Saturday, December 1, 2012
Why Celebrate Christmas?
Who, Scrooge or worshipper alike, doesn’t bristle at the commercialization of Christmas? It is so easy and so common to want to chuck it all out the window and into the trash. On reflection, however, doesn’t that simply put the nail in the Christmas spirit’s coffin? Why invest in materialism by essentially agreeing that there’s nothing sacred about Christmas?
Instead, why not search for how to express that spirit in ways that are authentic to you? And, given the familial and communal nature of that spirit, why not share your celebration with others of like-mind?
It feels slightly silly to attempt to define the Christmas spirit, but our world is closing in on us and in America and in so many countries our lives at home, at work and in the shops and marts are shared with people of other faiths or of no faith. Not only therefore might Christians stop to consider what Christmas is all about but how can everyone find inspiration from its universal message.?
I suppose I ought to ask whether it has a universal message? Is the birth of Jesus Christ an event only of interest to Christians? Generally speaking, Christian teachings hold that Jesus Christ is the world’s only savior and belief in the redemptive power of his death on the cross and the glory of his resurrection thereafter are the hallmarks of Christian faith. But this blog article will end up being a book if I head off in earnest in that direction. So, instead, let me say that …
As a yogi and a follower of the teachings of India (especially as brought to the West in modern times by Paramhansa Yogananda), I am not alone in espousing the view that saints and saviors have come to this earth down through the ages in all faith traditions and that the greatest of these are all “sons of God” as was Jesus Christ. They come to remind us that we, too, are that, and that our lives in human bodies are given us that we too might become Self-realized in God as are the masters in every religion.
There is, however, another aspect of universality that millions recognize, even setting aside the specifics of the meaning of Jesus Christ’s incarnation on earth. The Christmas spirit is one of giving and sharing. Christmas is a celebration of the Golden Rule of life and of the kinship of life that all nations, races, people, and faiths share. That surely is worth affirming in this world of troubles, is it not?
Though I can’t give specifics, perhaps you, too, have seen movies or read stories of how during World War I and/or II, soldiers stopped fighting on Christmas Day and shared in some way across their battle lines. How many children stories exist with tales of how the humblest child or animal had a gift to offer the baby Jesus? In that little form we pay homage to the life we all share, for in that light we are One and we are children of our one, Father-Mother God.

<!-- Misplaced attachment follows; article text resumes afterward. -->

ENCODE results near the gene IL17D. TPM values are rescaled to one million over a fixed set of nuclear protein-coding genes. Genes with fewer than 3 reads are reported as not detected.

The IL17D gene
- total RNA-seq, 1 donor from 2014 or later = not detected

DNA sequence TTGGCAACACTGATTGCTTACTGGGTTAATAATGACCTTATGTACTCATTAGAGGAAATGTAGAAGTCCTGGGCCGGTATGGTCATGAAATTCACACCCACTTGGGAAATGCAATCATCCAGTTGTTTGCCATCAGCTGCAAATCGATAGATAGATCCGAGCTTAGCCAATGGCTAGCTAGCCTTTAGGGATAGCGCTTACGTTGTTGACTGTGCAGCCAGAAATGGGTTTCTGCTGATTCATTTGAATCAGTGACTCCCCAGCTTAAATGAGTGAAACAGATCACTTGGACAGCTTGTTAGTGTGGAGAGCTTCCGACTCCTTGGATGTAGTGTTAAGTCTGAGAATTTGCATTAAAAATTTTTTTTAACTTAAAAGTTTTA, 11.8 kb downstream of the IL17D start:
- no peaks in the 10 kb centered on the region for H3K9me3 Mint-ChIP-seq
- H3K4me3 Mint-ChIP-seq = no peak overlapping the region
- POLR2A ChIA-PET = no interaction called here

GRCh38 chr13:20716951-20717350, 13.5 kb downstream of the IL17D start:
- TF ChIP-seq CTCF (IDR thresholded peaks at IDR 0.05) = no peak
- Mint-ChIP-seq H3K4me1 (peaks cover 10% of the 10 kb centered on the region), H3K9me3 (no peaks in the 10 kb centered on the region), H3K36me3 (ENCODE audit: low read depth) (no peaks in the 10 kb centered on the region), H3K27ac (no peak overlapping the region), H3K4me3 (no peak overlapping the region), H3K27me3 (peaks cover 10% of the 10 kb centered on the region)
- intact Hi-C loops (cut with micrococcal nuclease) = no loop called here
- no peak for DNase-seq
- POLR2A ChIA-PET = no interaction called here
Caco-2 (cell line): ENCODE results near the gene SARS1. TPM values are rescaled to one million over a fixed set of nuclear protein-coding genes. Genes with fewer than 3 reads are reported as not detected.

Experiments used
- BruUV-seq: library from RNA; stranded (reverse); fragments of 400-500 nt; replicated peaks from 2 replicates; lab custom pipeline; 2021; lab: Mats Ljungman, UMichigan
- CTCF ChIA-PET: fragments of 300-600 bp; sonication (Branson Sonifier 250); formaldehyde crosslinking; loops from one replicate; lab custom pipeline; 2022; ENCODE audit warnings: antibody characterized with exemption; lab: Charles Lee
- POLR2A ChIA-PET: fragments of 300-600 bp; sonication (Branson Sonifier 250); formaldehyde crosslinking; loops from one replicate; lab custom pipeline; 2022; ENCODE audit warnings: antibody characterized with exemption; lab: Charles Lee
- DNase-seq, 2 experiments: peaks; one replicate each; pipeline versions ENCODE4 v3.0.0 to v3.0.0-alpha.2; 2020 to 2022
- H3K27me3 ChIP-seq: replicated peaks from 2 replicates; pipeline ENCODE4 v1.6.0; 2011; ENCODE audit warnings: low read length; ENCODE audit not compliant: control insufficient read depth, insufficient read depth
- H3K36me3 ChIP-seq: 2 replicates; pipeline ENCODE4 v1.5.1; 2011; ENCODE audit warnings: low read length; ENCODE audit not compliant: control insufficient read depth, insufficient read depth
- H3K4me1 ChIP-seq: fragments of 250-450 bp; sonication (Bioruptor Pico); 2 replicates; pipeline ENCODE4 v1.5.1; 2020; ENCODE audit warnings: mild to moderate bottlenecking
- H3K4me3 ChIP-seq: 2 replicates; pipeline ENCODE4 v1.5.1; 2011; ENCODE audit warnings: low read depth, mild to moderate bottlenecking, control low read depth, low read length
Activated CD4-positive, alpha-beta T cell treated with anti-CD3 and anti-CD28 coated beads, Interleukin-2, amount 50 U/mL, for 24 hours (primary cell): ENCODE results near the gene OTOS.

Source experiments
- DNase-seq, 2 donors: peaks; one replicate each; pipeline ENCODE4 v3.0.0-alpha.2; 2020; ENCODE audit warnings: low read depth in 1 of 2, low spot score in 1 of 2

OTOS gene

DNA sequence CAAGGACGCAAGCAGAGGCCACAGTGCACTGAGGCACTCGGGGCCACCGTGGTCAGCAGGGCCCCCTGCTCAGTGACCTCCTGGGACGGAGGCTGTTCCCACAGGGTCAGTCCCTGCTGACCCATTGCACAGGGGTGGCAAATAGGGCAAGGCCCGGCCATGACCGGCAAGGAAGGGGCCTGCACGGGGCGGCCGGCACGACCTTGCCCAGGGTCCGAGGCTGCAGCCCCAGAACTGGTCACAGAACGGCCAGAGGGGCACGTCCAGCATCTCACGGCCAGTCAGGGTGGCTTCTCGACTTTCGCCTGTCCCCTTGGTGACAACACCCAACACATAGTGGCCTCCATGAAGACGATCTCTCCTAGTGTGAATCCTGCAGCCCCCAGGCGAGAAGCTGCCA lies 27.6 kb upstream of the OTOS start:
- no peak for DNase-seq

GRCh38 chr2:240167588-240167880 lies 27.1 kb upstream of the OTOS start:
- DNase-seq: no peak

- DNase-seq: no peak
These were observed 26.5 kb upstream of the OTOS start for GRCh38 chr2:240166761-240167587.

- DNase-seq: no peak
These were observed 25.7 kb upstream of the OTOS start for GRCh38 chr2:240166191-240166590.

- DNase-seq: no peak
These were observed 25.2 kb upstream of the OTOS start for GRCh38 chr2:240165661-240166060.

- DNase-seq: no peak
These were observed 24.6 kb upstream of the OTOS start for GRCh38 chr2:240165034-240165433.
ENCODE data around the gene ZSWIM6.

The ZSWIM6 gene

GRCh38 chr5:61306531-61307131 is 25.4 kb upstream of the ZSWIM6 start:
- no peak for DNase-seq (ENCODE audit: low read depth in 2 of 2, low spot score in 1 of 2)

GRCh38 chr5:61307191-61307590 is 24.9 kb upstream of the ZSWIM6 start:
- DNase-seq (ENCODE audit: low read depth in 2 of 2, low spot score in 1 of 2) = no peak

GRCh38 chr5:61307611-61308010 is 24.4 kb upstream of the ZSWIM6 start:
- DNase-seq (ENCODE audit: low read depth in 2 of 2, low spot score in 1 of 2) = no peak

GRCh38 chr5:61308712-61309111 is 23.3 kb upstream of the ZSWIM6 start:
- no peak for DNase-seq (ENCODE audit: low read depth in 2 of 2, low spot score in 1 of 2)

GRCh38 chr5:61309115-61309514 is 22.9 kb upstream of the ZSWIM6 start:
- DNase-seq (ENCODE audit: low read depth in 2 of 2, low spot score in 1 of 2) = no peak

Even atheists and agnostics can celebrate the humanity and harmony exemplified in the Golden Rule.
Candlelight symbolizes, inter alia, that at the darkest hour of life (winter solstice of the northern hemisphere) there remains this light of eternal life, like the seed buried and unseen in the winter ground but which bursts forth in the Spring. In celebrating light in its many forms (colored Christmas lights, candles and so on) we share a universal symbol of hope that the sunlight of vitality and healing will once again rise.
The spiritual interpretations of this light, of which Jesus was a human representative, include the teaching that this light is the light of the soul, as a reflection of the Infinite Light of God. This Light exists eternally behind the darkness of ignorance and materialism, and at the still center of all matter. This eternal Light is the promise of our immortality which has its Being in our souls, not in our physical bodies.
Let us therefore celebrate this Light which “shines in the darkness, though the darkness comprehended it not.” Let us celebrate our kinship with each other, with all creatures, and with all life. Let us affirm that we are children of the Infinite Light and that all distinctions of race, nation or faith are but constructs of the limits of the human intellect and but constrictions upon the natural love of the heart. “Hear O Israel, the Lord, the Lord our God, is ONE!
One week from today at the Ananda Meditation Temple in Bothell, Nayaswami Jamuna Snitkin presents a 3-hour workshop on this subject, “Why Celebrate Christmas.” Saturday, December 8, 9:30 a.m. http://www.anandawashington.org/classes/art-of-living-classes/
Look forward, too, to a series of blog articles inspired by the faiths of Judaism, Islam, Buddhism, Hinduism, Christianity and Self-realization on the universal theme and celebration of Light.